Mortgage rates hit their highest level in more than seven years this week at nearly 5%, a level that could deter many home buyers and represents another setback for the slumping housing market.
The average rate for a 30-year fixed-rate mortgage rose to 4.9%—the largest weekly jump in about two years—according to data released Thursday by mortgage-finance giant
Lenders and real-estate agents say that, even now, all but the most qualified buyers making large down payments face borrowing rates of 5%.
Rates have been edging higher in recent months, but during “the last week we’ve seen an explosion higher in mortgage rates,” said Rodney Anderson, a mortgage lender in the Dallas area.
A 5% mortgage rate isn’t that high by historic standards. During much of the decade before the financial crisis, these rates hovered between 5% and 7%. But a return to more normal lending rates won’t feel normal to many buyers who have become accustomed to getting a mortgage loan at 4% or lower, and they could experience sticker shock at what they would have to pay now for a home loan.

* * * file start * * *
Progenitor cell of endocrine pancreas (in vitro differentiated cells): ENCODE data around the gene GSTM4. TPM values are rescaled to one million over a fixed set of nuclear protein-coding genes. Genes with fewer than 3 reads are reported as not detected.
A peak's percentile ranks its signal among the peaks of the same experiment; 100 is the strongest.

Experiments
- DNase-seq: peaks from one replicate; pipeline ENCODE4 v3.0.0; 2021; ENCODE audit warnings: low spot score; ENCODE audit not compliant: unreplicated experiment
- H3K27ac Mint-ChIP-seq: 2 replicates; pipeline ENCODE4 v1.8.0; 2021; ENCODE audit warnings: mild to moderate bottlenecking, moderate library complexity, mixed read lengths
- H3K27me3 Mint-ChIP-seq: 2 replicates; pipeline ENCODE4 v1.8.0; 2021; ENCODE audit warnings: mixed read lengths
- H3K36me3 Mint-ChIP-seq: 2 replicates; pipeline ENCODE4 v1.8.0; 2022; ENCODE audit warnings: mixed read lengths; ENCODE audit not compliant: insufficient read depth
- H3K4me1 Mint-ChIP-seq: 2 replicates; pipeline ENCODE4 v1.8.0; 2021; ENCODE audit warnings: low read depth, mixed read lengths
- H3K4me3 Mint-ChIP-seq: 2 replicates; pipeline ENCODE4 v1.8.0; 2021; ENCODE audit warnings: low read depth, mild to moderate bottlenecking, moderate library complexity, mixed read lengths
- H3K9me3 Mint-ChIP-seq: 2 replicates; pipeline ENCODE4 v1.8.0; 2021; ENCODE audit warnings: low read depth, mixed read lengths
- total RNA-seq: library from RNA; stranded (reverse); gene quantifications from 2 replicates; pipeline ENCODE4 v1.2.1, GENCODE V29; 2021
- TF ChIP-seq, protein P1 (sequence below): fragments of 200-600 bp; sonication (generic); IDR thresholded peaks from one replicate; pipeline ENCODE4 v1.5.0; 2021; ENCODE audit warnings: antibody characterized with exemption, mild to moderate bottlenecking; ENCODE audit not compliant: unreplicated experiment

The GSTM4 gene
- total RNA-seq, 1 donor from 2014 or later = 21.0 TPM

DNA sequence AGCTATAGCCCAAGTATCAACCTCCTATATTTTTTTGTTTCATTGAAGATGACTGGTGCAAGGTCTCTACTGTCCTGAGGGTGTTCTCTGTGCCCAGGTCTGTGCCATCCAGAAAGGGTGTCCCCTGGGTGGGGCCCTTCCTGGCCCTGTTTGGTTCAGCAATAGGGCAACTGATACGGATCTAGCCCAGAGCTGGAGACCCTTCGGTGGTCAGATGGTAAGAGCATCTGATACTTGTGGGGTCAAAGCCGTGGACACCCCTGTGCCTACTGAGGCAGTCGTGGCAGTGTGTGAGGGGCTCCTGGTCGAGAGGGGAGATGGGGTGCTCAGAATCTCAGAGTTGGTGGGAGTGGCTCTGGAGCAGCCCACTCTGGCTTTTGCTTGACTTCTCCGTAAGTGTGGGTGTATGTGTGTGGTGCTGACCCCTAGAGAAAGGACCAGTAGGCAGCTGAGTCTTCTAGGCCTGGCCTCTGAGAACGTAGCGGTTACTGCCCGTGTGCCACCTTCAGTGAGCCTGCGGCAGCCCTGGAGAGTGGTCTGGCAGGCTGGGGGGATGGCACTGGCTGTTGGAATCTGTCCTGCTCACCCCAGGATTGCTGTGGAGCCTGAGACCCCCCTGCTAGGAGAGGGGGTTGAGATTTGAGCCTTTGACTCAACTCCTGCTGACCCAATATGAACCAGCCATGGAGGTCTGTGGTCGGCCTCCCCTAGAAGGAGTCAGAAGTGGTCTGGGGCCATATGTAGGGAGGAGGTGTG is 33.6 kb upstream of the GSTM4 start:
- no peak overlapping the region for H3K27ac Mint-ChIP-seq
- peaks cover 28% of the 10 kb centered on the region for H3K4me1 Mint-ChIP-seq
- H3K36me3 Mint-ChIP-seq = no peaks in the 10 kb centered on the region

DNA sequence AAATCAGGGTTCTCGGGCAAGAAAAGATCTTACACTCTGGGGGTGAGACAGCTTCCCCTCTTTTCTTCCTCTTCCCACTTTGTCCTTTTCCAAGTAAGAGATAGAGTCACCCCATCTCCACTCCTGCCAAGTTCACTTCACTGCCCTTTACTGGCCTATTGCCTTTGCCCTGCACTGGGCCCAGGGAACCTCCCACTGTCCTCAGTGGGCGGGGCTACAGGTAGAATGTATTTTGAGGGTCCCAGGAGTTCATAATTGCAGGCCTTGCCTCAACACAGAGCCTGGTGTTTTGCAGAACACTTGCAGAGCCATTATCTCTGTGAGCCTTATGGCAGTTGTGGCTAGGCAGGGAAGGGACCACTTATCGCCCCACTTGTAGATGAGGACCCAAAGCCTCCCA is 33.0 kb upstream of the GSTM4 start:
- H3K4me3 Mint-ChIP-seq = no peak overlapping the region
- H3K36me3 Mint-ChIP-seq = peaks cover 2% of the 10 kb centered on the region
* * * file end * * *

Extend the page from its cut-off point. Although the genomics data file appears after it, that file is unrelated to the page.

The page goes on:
“There’s almost a generation that has been used to seeing 3% or 4% rates that’s now seeing 5% rates,” said Vishal Garg, founder and chief executive of Better Mortgage.
For a house with a $250,000 mortgage, rates of 5% add about $150 to the monthly payments compared with the rate of 4% that borrowers could have had less than a year ago, according to
an online loan information site. That excludes taxes and insurance.